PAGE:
I told him that I couldn’t understand how Bosnia Herzegovina can exist today when in recent history there was such hatred and violence. How can you just go back to living together after what happened between 1992-1995? Don’t people walk down the street, and wonder if the middle-aged man they just passed was a perpetrator of war crimes, or stood by as they were committed? The staffer told me that the perpetrators were put on trial and imprisoned. I said there must still be many rank and file soldiers out there amongst the community that were guilty of atrocities. He seemed to take offence at my comment, and answered that in Australia I could also be passing murderers in the street.

I hadn’t meant to cause offence, or imply that the population of Bosnia Herzegovina were a bunch of butchers and savages. I just couldn’t believe that as war crimes were committed at such a grand scale, all those who were guilty had been identified, tried and convicted. We talked for quite a while until some more visitors arrived and were waiting to buy tickets. I thanked the staffer for his time and insights, and started down the stairs.

My experience in the Museum had been so intense that I suddenly felt an urgent need to get outside. I know it sounds strange, but I had an irrational need for reassurance that everything was ok. That what was portrayed in the Museum was not what was happening right now out in the street. That people in Sarajevo today were just going about their daily lives without fear of snipers, mortars, or being rounded up and sent to their deaths. I hurried down the spiral steps, pushed open the door, stepped into the cool of the late afternoon, looked around me, and breathed a deep sigh of relief.

The Tunnel is always going to represent the door between life and death, in the heart of Sarajevo there is the major lifeline soaked with blood and tears, but triumphantly proud‘3

The shortest distance between besieged Sarajevo and free Bosnian territory was across the city’s airport. Although the UN were in ‘control’ of the airport from July 1992 (the facility was still sniped and shelled by Serb forces), only humanitarian aid was permitted to be brought in by plane, and Sarajevo citizens were not permitted to leave. In order to evacuate wounded soldiers and civilians, allow residents to flee, and bring in materiel for the defence of the city, the Bosnian Army tunneled from beneath a house in besieged Sarajevo, under the airport, to a house in the free territory on the other side.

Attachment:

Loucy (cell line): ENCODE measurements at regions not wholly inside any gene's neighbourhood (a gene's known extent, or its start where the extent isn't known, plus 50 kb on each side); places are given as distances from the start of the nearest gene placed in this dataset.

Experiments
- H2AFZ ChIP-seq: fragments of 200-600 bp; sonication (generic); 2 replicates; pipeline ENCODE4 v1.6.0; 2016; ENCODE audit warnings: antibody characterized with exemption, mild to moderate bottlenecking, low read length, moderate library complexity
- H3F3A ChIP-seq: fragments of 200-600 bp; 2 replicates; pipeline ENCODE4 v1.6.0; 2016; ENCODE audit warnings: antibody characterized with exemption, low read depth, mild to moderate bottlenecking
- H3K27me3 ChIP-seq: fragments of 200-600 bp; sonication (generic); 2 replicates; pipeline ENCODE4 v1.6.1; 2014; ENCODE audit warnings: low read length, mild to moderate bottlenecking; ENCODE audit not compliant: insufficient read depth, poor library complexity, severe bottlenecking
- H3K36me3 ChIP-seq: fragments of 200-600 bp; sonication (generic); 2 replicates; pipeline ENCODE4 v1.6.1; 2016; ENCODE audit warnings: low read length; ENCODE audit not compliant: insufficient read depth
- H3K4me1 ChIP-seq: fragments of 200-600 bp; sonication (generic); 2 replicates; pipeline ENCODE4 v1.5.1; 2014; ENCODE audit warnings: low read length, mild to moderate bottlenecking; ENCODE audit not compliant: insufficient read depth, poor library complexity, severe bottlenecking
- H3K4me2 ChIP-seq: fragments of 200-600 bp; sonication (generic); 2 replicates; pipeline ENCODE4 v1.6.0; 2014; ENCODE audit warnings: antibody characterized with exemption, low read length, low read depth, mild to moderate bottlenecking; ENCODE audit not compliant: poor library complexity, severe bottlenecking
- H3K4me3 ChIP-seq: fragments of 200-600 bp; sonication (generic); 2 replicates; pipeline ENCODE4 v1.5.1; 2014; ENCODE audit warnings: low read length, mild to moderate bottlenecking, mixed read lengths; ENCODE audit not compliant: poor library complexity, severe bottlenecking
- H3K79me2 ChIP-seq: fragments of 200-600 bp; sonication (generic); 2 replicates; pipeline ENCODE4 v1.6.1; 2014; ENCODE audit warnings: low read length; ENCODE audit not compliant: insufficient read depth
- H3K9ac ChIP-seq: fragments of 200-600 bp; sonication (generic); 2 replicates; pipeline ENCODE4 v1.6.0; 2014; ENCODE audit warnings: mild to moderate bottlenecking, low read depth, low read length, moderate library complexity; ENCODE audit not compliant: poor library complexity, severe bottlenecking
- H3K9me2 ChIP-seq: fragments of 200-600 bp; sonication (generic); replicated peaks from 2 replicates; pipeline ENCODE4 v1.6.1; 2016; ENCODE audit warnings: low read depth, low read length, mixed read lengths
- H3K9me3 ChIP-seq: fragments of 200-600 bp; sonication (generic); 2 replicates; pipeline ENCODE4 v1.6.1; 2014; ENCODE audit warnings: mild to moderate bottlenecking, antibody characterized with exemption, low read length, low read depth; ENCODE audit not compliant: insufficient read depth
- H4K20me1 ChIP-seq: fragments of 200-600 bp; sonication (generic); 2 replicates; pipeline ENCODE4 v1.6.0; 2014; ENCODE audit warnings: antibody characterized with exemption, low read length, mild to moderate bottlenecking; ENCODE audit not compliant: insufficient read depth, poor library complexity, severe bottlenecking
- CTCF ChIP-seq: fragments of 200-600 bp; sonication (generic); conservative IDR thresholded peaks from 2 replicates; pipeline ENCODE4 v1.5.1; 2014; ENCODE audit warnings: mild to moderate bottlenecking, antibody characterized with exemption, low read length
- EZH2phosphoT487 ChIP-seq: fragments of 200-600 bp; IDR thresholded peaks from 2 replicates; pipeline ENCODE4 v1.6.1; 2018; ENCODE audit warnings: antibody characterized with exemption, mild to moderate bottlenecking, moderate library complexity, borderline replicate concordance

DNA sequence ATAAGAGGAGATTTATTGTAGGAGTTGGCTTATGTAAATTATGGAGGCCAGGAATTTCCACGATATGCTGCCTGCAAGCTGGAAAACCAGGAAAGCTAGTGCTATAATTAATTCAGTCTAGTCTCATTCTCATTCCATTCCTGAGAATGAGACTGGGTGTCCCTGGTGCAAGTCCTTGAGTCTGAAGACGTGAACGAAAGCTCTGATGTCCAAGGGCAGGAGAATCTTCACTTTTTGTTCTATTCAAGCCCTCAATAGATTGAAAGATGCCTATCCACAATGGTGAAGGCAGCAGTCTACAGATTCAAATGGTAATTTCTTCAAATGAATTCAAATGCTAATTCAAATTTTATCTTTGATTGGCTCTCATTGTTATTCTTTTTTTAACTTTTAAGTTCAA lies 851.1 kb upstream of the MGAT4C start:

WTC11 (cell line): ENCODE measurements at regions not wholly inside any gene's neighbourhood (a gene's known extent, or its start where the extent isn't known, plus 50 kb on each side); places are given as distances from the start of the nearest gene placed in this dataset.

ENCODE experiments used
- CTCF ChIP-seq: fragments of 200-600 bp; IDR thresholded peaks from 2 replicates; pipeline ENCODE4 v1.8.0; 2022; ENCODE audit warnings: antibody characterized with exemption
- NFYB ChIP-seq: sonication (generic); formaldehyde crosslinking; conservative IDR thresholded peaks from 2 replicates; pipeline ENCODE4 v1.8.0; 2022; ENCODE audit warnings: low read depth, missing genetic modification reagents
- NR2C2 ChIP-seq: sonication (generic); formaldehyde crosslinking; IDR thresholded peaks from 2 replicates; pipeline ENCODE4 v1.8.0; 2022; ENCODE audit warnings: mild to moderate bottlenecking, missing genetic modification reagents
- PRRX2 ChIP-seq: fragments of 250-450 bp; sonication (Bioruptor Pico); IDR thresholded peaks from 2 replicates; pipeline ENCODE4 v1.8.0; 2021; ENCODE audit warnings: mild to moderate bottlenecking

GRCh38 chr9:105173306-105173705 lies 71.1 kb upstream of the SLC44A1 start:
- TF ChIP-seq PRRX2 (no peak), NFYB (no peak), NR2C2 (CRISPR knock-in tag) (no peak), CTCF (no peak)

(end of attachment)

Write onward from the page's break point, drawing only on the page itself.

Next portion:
Tunnel of Hope Sarajevo Airport
Looking north-east down the line of the tunnel under the Sarajevo Airport

On a freezing winter’s day I visited the Tunnel of Hope Museum, which incorporates the house beneath which the tunnel was dug. A newly built display area showed footage of life in the city under siege, and the construction, using only hand tools, of the Tunnel.

Tunnel of Hope Sarajevo

When I came out to the other side, firstly I was overwhelmed by an incredible feeling of freedom. At that moment we were under the siege for almost a year and a half3

…every return to Sarajevo was a return to Dante’s Ninth Circle of Hell’3

Tunnel of Hope Sarajevo

A section of the Tunnel had been preserved, and as I stooped to pass through the narrow space, I tried to imagine what it would have been like to traverse the entire 785 metre (the actual tunnel, plus the covered trenches at either end) passage.

Simple make-shift tracks of angle iron permitted transport carts to be pushed through the Tunnel.

My time in Sarajevo exploring the recent history of Bosnia and Herzegovina had been a jarring juxtaposition of past horrors and the beautiful, and seemingly peaceful, present-day city. I had certainly learnt a lot, and yet still could not find answers to many gnawing questions. Most troubling of all was hearing from residents of Sarajevo that Serb nationalism is again on the rise. Less than 30 years since the Dayton Peace Agreement, and after so much suffering, surely Bosnia and Herzegovina couldn’t plunge back into civil war. Could it?

1Halilovic, J., 2013, ‘War Childhood

2Museum of Genocide and Crimes Against Humanity, Sarajevo

3Tunnel of Hope Museum, Sarajevo

4Suljagic, E., 2020, ‘How the Bosnian Serb Assembly Redefined Bosniaks as Enemy ‘Turks’, Balkan Transitional Justice, BIRN

5Euronews, 2021, ‘Bosnia arrests five former Muslim Soldiers for war crimes against Serbs‘,

If you liked this post, you may also enjoy Red Cross Concentration Camp, Strange Meeting

Subscribe to Midlife Crisis Odyssey

Subscribe to receive new post alerts and a free monthly newsletter


2 responses to “Sarajevo – Siege City, Bosnia and Herzegovina”

  1. Steve Dingley Avatar
    Steve Dingley

    This was truly moving Jim. I knew a bloke, former soldier who went to Bosnia after the war to clear mines. Years afterwards hidden explosives were still claiming victims, always the innocent, children, young couples, the elderly. Heartbreaking. Bit late but I’m catching up on a few of your posts I missed.

    1. Jim Clayton Avatar
      Jim Clayton

      G’Day Steve, yes heartbreaking indeed – civilians intentionally targetted, then suffering ongoing trauma from UXO. Unimaginable horror.

Leave a Reply

Your email address will not be published. Required fields are marked *

Midlife Crisis Odyssey